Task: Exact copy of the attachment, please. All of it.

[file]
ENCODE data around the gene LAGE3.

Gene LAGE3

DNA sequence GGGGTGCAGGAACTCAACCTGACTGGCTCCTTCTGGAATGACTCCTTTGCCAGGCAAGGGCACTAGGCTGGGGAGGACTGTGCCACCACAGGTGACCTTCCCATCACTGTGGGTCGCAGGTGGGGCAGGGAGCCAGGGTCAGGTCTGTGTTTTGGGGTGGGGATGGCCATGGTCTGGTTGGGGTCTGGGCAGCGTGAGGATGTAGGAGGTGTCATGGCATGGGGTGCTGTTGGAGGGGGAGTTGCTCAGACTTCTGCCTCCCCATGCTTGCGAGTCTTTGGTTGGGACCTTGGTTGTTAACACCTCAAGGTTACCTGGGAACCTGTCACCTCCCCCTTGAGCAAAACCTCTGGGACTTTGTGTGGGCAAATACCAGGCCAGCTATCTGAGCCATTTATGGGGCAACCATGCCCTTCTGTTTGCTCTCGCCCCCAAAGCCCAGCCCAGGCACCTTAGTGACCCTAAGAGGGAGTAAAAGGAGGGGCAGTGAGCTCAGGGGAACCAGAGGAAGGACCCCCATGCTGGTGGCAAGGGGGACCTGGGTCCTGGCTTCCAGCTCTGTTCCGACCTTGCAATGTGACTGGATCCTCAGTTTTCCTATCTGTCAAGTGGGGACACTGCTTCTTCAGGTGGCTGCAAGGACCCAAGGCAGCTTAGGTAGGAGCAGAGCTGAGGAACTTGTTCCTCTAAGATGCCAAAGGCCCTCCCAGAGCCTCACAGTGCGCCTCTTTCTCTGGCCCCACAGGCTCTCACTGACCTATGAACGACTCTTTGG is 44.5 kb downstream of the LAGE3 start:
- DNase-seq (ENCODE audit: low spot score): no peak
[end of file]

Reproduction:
ENCODE data around the gene LAGE3.

Gene LAGE3

DNA sequence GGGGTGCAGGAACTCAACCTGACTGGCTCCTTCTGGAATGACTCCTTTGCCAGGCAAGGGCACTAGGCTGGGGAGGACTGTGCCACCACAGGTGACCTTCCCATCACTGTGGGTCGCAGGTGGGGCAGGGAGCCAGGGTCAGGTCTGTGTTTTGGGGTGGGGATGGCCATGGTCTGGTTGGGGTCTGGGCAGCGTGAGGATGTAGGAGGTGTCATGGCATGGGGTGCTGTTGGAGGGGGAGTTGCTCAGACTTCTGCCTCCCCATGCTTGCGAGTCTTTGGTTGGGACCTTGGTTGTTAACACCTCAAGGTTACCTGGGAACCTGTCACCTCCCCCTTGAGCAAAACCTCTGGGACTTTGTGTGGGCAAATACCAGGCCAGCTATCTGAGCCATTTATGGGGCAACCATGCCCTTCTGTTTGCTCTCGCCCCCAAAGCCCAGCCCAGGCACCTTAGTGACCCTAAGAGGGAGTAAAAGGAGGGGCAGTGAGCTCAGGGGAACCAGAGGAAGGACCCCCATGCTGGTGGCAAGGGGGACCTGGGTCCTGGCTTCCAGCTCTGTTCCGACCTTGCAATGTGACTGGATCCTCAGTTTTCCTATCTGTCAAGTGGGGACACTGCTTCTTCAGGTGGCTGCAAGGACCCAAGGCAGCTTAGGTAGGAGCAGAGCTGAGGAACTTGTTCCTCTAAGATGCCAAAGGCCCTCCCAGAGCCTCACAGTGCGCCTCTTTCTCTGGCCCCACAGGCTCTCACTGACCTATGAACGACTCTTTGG is 44.5 kb downstream of the LAGE3 start:
- DNase-seq (ENCODE audit: low spot score): no peak